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What is an SMSF loan?
An SMSF home loan is for borrowers with a self-managed super fund (SMSF) who want to use the funds to purchase an investment property.
The mortgage is controlled by the members of a super fund, and rental income and capital growth generated by the investment property form part of your super fund's retirement savings.
You need a specific SMSF home loan to borrow money through your super fund, but it's getting increasingly harder to find lenders that offer these products. This page has some SMSF loans you can apply for, and more information about how these financial products work.
What are the features of an SMSF?
- Rates and fees. Like a regular home loan, an SMSF home loan charges interest on the money you've borrowed. SMSF loans have higher rates than most other home loans. Some lenders charge application or ongoing fees with these loans.
- Managing your own investments. The goal of an SMSF fund is to provide members with funds for their retirement, which means that any investing needs to directly benefit the fund members. You must keep any personal business and financial concerns separate from the fund.
- Additional contributions from the trustees. While additional contributions can be made, there are some limits that depend on how old the person in question is as well as their contribution limits. You can be charged penalties for contributions which exceed the limit, and these limits vary every year.
- Managing the fund. As a super fund trustee, you'll need to make sure that you keep excellent records of the projects the fund undertakes and that you comply with the rules and regulations regarding lodging your annual return.
- Accessing your funds. Fund members will be able to access SMSF funds once the release conditions are met, which can be at the time of retirement, otherwise known as "preservation age". Your preservation age differs depending on when you were born:
|Date of birth||Preservation age|
|Before 1 July 1960||55|
|1 July 1960 – 30 June 1961||56|
|1 July 1961 – 30 June 1962||57|
|1 July 1962 – 30 June 1963||58|
|1 July 1963 – 30 June 1964||59|
|After 30 June 1964||60|
Table information taken from the Australian Taxation Office.
You won't be able to access these funds before the appropriate age unless you experience extreme financial hardship, are suffering from a terminal medical condition, or are permanently or temporarily disabled.
How do I purchase a property through my SMSF?
The process of purchasing a property through an SMSF is similar to a regular property with a few key exceptions, and each lender will have its own restrictions. The main difference is that an SMSF mortgage is more difficult to process, with fines of over $200,000 applying to trustees if their arrangements aren't properly structured. For this reason, it's a good idea to seek advice from an experienced mortgage broker or find out about any SMSF training your lender may be offering.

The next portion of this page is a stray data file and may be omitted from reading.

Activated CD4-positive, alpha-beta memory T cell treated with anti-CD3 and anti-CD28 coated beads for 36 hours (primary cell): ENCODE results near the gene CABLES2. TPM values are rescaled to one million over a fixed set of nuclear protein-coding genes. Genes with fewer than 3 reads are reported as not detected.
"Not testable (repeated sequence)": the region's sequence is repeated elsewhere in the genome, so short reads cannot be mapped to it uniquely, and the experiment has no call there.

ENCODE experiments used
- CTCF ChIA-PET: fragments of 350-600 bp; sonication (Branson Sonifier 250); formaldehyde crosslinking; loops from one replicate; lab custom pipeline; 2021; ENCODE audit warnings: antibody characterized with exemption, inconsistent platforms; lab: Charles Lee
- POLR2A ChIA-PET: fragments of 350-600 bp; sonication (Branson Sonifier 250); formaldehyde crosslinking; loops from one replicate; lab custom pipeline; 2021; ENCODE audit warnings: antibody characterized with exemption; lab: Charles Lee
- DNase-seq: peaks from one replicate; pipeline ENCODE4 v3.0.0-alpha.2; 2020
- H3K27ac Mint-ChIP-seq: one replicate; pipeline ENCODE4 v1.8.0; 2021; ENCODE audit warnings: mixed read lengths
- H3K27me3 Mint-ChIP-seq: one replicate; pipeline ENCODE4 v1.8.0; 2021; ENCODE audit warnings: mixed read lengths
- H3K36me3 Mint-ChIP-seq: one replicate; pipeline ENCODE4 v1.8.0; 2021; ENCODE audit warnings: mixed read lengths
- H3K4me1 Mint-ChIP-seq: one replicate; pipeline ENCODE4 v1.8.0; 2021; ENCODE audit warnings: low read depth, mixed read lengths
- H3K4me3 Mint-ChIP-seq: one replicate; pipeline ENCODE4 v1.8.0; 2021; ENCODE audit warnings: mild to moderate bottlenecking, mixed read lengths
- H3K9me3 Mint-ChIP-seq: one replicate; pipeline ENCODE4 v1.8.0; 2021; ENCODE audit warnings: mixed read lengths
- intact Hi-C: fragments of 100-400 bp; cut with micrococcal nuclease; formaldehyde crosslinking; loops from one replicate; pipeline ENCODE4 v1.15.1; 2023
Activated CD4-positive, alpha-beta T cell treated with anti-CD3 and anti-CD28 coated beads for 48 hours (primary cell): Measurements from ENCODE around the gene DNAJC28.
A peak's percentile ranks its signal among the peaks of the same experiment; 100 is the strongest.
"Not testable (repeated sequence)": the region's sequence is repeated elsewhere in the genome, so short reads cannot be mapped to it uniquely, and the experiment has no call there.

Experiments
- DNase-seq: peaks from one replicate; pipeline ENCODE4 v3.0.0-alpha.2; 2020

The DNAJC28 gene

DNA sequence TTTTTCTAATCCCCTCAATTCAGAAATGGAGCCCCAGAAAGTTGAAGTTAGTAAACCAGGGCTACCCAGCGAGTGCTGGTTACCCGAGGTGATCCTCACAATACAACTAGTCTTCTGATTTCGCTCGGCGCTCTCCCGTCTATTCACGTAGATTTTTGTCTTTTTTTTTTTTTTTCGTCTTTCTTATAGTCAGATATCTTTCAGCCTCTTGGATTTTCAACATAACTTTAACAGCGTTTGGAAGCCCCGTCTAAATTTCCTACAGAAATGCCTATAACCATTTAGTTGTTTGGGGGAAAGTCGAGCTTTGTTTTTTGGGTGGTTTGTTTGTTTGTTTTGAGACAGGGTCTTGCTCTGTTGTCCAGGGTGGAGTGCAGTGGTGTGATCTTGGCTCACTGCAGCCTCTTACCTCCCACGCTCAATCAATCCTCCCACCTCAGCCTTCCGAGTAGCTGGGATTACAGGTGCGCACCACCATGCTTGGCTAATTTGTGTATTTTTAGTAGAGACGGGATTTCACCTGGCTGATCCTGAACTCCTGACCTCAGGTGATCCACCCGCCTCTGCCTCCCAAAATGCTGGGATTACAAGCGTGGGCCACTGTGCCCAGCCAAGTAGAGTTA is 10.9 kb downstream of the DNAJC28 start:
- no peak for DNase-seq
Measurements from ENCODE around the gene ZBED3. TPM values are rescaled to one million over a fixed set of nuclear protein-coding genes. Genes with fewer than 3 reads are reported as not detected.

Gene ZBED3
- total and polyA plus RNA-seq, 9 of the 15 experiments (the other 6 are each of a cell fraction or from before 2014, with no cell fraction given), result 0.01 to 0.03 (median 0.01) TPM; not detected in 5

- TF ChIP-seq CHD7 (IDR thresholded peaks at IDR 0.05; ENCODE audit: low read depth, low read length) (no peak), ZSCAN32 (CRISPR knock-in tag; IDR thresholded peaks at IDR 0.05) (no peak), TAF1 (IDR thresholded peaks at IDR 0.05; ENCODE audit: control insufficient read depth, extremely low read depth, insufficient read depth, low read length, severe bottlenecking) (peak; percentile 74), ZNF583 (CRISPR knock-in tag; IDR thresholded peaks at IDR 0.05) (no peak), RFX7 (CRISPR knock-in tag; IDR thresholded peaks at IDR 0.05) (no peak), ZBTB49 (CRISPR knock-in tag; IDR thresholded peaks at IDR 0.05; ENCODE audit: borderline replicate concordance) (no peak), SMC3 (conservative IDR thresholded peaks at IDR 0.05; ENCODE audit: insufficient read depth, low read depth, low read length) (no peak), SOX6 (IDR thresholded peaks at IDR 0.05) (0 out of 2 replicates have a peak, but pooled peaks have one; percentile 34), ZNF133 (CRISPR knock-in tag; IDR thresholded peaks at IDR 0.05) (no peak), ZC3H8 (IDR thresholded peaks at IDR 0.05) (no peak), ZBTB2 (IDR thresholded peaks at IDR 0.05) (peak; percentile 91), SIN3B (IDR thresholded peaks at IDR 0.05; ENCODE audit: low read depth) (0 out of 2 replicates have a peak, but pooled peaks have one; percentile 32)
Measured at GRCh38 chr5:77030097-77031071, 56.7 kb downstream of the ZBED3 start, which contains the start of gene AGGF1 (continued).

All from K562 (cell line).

Steps for purchasing property with an SMSF loan
- Create your SMSF with the help of your accountant, who can also advise you of the benefits of investing in residential properties via your fund.
- Identify the property you wish to purchase. As with any investment, take your time and consider every aspect carefully, including potential capital gains, rental income and market value to name a few.
- Decide who will act as a custodian for the property. The custodian holds the property title on your behalf until the loan is paid off, otherwise known as a "bare trustee".
- You submit the home loan application along with all the required documentation.
- The custodian issues payment of the deposit and contracts for the purchase of the property are exchanged.
- If the loan is approved by the bank, the custodian puts the property up as security with the lender so the transaction can be finalised.
- You cover the costs of stamp duty and legal expenses.
- Upon settlement of the loan, you begin making repayments and cover other day-to-day expenses on the property as well as collecting the rent. If rent doesn't cover the repayments the difference will need to be made up through your SMSF contributions.
- Once the loan has been paid off, the title can be transferred to the SMSF from the custodian or the property can be sold off.
Restrictions on an SMSF property
There are some restrictions when it comes to any property bought by an SMSF, namely that you can't construct a new home, nor can you live in the home at any stage until you're in the pension phase.